When The Angels – and 400,000 others – said Goodbye to Brian Jones.


“His was the driving sitar on ‘Paint It, Black,’ the syncopated marimba on ‘Under My Thumb.’ Brian Jones, progenitor of the Rolling Stones, died 50 years ago today, drowned in his swimming pool not long after frontman Mick Jagger and rhythm guitarist Keith Richards invited him to leave the soon to be self-described — and generally critically accepted — ‘greatest rock ’n’ roll band in the world.’ The bad news from England arrived too late to make it into the July 3rd or 10th issues of the Village Voice, but other Stones tidbits could be found in those editions. It would not be until the issue of the 17th that downtown newspaper readers would get a report from London’s Hyde Park, site of the Stones’ tribute concert for the departed multi-instrumentalist, where they introduced Jones’s replacement — the 20-year-old prodigiously talented lead guitarist Mick Taylor — to the 400,000 fans crowding England’s green and pleasant land. … The World Turned Upside Down By Geoffrey Cannon (July 17, 1969).  LONDON — It’s raining, in London. I walk down the street under an umbrella. I’m singing Joni Mitchell’s ‘I Don’t Know Where I Stand’ to myself. ‘Telephone, even the sound of your voice is still new; all alone in California and talking to you.’ And London is back to normal again, and I’m being a normal Londoner: hunched up, hurrying through the streets from one small room to another, dreaming of scenes utterly distant, making my own California in a space three feet in diameter and six foot six deep: under my umbrella, my little cylinder. Now, one day and 12 hours of rain later, the Rolling Stones’ concert seems a dream, too. It has all the sharpness and disassociation of the stories told in sleep. It wasn’t a bit like the Blind Faith concert. And I think I can tell why, too. Looking over my notes. Mick Jagger sang 13 songs. Thirteen, at Brian Jones’ wake. Counting them, knowing the total would come to 13, I felt a breath of black power chill me. Mick Jagger can make the world turn upside down. He ended the concert with ‘Sympathy for the Devil.’ And here is what happened. A barrel-chested, very black African leaps on stage. He’s naked, except for swathings of dust-colored hair, apparently glued round his torso. …”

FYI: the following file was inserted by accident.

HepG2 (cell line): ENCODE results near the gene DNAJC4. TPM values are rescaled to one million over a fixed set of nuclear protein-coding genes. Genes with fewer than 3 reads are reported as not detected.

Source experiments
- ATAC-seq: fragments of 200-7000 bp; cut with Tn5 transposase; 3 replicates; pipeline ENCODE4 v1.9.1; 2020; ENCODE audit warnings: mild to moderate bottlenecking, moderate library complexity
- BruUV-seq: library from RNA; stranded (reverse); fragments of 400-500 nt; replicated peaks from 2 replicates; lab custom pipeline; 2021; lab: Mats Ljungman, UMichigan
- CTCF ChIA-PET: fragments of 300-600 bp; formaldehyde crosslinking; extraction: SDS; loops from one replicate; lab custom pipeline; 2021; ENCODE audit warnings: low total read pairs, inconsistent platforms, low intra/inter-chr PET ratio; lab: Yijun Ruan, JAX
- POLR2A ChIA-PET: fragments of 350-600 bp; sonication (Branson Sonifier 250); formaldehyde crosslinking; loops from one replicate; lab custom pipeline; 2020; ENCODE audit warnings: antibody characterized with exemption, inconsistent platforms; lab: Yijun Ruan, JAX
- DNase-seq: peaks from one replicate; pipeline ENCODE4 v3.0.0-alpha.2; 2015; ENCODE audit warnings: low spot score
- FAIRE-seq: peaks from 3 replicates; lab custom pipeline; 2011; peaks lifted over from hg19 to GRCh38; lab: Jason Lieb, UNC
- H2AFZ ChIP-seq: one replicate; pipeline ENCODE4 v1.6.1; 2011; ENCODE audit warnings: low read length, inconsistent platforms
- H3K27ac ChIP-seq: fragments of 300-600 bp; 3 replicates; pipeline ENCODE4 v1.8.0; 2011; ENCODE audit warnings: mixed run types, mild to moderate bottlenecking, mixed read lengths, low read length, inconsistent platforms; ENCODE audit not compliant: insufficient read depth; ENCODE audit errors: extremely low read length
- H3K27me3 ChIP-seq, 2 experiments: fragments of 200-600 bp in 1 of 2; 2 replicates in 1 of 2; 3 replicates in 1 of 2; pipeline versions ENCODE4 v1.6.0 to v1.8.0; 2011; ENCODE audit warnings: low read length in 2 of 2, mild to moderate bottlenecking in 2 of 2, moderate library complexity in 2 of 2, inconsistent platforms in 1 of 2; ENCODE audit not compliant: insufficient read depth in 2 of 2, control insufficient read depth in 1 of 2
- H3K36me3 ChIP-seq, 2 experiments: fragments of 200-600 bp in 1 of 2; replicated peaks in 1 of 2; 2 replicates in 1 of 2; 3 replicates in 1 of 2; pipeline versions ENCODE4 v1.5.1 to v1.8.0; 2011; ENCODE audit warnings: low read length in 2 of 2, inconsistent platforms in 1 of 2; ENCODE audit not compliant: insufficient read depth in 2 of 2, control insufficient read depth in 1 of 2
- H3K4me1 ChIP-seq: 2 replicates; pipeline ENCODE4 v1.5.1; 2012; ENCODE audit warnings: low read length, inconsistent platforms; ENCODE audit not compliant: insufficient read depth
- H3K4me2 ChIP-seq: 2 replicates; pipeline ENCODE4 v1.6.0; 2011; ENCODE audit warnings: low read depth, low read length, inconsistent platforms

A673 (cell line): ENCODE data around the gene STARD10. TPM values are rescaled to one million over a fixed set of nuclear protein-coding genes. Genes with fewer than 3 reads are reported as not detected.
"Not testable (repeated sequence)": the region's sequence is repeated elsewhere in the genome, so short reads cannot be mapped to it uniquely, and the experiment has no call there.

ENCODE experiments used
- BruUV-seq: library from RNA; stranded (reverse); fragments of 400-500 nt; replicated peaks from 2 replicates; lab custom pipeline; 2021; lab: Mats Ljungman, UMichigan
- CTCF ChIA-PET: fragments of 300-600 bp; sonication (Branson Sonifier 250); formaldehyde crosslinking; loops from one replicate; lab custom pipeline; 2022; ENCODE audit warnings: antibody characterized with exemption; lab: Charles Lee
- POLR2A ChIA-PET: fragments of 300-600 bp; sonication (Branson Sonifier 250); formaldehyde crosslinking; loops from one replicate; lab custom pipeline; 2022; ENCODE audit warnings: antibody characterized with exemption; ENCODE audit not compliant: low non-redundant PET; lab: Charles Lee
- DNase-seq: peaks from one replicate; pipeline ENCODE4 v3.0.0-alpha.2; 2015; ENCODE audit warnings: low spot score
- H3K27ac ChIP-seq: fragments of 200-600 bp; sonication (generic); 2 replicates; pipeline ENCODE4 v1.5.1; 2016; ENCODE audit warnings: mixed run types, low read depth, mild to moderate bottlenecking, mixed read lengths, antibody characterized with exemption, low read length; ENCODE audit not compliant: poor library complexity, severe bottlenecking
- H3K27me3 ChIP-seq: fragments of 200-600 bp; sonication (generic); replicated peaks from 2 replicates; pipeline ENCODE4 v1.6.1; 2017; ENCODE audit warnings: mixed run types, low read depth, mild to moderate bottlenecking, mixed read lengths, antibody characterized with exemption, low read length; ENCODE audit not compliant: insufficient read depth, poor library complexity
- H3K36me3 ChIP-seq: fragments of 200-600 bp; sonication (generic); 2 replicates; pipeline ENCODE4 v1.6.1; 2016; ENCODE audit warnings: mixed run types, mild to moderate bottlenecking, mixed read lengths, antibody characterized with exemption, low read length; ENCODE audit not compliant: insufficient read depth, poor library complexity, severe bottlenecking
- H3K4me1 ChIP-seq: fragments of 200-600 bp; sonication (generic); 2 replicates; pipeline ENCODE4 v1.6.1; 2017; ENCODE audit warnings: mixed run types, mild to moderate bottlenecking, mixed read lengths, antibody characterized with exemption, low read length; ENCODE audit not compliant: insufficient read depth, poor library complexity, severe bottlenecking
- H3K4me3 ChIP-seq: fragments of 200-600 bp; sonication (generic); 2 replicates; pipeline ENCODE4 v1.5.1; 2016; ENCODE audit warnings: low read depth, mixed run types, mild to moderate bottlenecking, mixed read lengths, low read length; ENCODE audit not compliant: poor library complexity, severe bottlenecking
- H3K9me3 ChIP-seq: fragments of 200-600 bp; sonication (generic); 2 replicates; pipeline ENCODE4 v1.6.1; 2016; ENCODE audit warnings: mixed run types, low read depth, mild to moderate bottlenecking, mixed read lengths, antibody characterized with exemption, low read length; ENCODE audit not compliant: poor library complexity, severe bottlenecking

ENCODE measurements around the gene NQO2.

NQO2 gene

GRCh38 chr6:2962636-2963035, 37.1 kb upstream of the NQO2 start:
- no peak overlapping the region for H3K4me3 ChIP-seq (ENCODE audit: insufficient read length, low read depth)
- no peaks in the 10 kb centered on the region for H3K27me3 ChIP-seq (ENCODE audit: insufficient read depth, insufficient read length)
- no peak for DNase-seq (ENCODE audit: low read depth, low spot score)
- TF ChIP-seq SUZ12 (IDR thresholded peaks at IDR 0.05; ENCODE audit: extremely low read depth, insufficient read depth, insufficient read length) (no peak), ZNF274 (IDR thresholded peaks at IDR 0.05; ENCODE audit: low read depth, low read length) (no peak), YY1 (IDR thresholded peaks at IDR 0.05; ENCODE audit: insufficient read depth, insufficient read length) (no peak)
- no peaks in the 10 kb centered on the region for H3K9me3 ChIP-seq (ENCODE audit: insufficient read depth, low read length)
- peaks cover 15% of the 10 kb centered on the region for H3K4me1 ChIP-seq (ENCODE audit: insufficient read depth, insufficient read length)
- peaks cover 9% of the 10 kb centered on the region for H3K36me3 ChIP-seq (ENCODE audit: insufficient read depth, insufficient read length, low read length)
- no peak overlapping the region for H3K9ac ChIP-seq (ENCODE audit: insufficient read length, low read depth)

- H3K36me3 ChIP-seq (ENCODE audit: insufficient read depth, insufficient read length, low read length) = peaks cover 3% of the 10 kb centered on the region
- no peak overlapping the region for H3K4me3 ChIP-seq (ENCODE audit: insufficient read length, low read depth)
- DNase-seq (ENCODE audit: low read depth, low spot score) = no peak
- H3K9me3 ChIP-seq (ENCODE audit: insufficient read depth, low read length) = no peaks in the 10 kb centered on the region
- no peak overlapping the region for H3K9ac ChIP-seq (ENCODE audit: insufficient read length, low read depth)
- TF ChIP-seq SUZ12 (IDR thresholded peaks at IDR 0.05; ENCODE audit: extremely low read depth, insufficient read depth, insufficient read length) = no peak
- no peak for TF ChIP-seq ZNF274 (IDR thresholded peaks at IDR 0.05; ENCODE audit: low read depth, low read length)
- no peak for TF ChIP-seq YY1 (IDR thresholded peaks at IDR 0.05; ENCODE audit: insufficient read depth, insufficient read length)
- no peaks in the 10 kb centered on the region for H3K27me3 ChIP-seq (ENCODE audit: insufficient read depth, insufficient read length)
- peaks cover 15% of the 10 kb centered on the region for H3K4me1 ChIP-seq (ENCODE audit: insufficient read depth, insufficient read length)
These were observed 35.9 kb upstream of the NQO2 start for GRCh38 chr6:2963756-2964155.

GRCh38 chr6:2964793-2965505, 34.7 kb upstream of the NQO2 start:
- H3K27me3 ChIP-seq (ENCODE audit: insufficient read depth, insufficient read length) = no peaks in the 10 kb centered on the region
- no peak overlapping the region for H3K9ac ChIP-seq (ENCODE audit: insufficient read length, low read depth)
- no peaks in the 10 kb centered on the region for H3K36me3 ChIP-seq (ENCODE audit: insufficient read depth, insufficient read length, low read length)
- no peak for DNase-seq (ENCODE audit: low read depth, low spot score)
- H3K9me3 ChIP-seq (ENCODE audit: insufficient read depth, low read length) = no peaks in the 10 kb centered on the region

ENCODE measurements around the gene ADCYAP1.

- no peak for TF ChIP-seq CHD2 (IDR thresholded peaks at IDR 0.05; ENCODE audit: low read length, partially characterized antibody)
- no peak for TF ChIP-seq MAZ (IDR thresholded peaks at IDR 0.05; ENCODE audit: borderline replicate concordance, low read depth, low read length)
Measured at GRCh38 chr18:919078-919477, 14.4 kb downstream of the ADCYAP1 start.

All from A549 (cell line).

Voice


That same Village Voice also included an ad for The Third Eye® Inc, a poster shop that captured the aesthetic spirit of the times.

About 1960s: Days of Rage

Bill Davis - 1960s: Days of Rage
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